Progress toward community oil pollution analysis
As one of the core initiatives of Public Lab's Homebrew Sensing Project, the Oil Testing Kit is an effort to address one of the original challenges Public Lab faced after its founding during the Deepwater Horizon oil disaster -- that of identifying oil pollutants after a spill.
Public Lab believes that the co-development of tools and methods by and with people who directly face pollution is key to developing accessible and appropriate solutions. In that light, we've strived in this project to build open collaborations, to engage partners involved in oil pollution response, and to prototype and pilot a process which addresses local needs and remains legible and open to participation, from problem identification through field testing. To varying degrees, we have succeeded at some of these aims and not succeeded at others, and here we intend to document the project so that others may build on what we've done.
We've compiled this collection of writing in order to present an overview of the Oil Testing Kit program, synthesizing four main topics; follow these links to read each:
- Questions, Motivations, & Best Practices
- Working with community - including notes on community and online outreach strategies, workshops and resources
- Tools and Methods - hardware, software, instructions and challenges
- Data and Action - community oil testing and advocacy
Through the Homebrew Sensing Project and in this report, we have attempted to address community needs and site-specific environmental issues with affordable, co-designed, open source tools, and to collect data which provide compelling information about key questions regarding pollution. Over two years, we've had opportunity to try different strategies, to succeed and fail, to regroup and redesign.
Image by Shannon Dosemagen (@shannon)
Public Lab was founded just after the Deepwater Horizon oil disaster, and many of the tools we are developing focus on oil pollution and its effects. As one of the earliest, but longest-term projects we chose to focus on, Do-It-Yourself spectrometry has also been one of our most popular, with thousands of people constructing and using their own from various kits and instructions since 2010.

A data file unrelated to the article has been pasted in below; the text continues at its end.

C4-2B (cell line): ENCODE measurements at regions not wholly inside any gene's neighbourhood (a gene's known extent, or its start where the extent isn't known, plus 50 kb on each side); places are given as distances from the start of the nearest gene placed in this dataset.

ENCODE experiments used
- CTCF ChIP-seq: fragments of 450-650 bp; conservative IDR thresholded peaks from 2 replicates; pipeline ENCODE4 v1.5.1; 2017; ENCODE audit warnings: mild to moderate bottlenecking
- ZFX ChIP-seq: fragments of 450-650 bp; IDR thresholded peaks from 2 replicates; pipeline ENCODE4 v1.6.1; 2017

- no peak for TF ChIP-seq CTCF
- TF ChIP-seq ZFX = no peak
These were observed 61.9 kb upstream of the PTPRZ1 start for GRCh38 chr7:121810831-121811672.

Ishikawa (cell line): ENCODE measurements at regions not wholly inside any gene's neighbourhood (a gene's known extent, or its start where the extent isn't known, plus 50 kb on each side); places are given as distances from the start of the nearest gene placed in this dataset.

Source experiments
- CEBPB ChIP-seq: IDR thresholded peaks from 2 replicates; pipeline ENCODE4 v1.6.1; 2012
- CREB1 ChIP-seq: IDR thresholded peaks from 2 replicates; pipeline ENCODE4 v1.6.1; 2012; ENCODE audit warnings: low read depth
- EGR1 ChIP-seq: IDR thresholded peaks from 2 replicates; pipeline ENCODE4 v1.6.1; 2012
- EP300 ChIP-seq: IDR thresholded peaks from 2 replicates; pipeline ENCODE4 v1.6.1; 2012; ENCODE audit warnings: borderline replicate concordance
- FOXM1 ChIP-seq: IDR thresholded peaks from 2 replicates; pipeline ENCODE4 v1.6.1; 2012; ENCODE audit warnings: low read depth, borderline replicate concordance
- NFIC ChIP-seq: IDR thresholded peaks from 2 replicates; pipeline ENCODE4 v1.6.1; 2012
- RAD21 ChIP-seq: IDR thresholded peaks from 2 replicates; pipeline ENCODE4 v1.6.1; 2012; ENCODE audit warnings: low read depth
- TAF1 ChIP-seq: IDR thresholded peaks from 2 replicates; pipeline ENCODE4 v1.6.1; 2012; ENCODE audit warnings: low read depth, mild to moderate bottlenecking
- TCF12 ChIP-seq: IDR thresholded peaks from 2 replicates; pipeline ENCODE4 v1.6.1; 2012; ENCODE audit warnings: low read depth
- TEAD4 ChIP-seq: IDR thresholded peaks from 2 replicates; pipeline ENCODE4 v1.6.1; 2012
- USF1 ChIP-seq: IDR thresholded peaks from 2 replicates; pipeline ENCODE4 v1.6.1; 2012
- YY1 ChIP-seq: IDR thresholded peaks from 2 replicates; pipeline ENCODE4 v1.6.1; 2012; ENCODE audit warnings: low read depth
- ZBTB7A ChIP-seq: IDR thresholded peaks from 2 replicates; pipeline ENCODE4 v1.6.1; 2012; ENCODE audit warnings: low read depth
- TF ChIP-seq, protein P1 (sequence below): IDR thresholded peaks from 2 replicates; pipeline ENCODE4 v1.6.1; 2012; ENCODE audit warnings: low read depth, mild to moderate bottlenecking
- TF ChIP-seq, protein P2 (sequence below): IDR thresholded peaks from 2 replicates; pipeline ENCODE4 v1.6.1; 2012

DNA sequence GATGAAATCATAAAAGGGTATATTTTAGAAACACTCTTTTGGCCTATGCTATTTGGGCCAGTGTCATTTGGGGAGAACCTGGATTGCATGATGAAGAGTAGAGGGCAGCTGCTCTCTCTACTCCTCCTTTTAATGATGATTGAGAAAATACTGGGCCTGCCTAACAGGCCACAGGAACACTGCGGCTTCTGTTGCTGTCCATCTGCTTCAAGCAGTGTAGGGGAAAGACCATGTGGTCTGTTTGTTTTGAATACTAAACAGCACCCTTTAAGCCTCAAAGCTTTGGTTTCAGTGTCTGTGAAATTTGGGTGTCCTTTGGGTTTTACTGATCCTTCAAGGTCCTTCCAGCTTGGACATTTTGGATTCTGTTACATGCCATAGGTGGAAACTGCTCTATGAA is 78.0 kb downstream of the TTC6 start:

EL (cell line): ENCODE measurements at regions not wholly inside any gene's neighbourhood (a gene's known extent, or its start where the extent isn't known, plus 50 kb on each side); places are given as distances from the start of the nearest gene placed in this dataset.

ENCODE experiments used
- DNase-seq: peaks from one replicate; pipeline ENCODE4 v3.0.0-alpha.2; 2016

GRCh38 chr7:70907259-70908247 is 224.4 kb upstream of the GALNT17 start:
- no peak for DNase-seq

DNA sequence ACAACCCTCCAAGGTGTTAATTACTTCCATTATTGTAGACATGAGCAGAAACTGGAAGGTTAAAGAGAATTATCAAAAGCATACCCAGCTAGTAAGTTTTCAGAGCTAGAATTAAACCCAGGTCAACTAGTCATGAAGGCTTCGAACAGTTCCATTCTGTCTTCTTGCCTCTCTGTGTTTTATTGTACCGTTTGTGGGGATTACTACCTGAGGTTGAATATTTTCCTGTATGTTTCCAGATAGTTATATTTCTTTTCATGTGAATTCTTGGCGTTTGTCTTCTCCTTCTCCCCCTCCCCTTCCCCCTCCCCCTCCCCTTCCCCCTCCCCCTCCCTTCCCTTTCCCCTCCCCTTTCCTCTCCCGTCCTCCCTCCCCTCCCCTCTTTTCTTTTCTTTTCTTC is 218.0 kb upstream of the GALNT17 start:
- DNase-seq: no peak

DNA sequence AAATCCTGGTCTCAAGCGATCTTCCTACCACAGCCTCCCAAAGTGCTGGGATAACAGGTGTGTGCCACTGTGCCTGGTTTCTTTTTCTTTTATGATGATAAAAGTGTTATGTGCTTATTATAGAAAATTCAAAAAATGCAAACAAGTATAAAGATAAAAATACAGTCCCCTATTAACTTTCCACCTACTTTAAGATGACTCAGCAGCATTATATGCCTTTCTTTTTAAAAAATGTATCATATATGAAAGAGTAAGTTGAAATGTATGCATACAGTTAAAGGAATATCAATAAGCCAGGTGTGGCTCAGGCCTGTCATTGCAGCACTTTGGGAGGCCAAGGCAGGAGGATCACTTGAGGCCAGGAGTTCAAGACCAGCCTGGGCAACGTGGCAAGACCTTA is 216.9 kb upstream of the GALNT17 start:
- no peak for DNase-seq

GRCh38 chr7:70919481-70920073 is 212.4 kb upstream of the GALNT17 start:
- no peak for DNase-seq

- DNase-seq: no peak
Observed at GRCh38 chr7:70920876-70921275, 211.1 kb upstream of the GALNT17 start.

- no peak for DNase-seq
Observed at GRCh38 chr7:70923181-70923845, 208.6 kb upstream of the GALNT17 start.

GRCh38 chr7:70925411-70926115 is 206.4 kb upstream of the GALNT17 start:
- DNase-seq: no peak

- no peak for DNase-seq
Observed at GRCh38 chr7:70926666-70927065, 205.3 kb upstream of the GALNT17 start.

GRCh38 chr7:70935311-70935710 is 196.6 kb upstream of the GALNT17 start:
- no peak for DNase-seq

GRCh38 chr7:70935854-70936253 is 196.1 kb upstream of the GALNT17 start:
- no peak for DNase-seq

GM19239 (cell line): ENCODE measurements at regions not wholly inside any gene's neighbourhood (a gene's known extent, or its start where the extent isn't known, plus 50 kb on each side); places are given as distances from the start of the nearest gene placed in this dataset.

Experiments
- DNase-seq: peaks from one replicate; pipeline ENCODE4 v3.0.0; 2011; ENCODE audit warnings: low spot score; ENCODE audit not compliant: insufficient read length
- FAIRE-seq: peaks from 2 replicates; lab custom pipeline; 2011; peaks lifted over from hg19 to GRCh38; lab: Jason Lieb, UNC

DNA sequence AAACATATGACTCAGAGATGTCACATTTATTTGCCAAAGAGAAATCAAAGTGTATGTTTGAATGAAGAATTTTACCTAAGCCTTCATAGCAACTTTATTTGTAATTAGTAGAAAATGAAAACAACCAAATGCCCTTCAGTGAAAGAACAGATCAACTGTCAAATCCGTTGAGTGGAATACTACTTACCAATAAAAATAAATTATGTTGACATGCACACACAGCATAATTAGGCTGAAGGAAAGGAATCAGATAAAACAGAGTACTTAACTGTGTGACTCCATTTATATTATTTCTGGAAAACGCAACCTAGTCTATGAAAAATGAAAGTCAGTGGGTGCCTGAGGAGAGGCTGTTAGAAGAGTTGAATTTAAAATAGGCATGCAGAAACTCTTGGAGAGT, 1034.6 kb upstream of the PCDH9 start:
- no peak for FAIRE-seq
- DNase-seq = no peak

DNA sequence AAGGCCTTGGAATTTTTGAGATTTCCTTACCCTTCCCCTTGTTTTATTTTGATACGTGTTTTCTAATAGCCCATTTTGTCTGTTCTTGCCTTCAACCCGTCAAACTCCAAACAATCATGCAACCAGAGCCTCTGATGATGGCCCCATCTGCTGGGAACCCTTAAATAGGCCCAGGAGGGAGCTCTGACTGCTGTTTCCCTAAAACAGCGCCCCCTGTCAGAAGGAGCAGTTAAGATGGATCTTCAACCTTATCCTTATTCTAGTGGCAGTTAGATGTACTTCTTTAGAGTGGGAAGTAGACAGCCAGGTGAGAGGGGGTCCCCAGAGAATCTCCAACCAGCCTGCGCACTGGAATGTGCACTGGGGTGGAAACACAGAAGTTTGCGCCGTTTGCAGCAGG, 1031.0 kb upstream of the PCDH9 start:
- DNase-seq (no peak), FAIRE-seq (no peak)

While the open source approach to tool design resulted in wide adoption, it did not produce a lot of interest in the specific problem of identifying or distinguishing oil pollutants. With this in mind, we set out to launch a new project in 2013-4 to launch a more focused -- but still open and collaborative -- effort to distinguish oil pollutants. We chose to explore using ultraviolet fluorescence: the principle that different oils fluoresce different colors, measureable by a spectrometer, when illuminated with ultraviolet light. This involved a series of progressively more difficult challenges, which we will discuss in this document.
Who is this document for?
We’re writing this for multiple audiences, who have varied interests and experiences with oil and spectrometry. We’re hoping that everyone finds information useful to them within this document and that the case studies, event models, and analysis on our process will be helpful to anyone who seeks to:
- join and further Public Lab’s oil testing program
- understand the history and current state of the Oil Testing Kit
- conduct experiments using DIY spectroscopy
- develop their own community technology development project
- advocate for accessible oil testing
In this document we’ve tried to keep the technical language to a minimum, and have included a glossary for some potentially unfamiliar terms.
- pilot DIY differentiation of oil pollution samples (using UV fluorescence)
- refine and simplify DIY spectrometer construction
- develop and test DIY sample collection and analysis methods
- improve software for easy analysis of samples
- prototype open and collaborative patterns for technology/methods development
- create and refine community engagement models for such development
- develop a tool to assist people in narrating their experience with oil
Our more specific goals as we conclude this program include:
- assess DIY fluorescence spectrometry open hardware kit design
- evaluate DIY fluorescence spectrometry analysis methods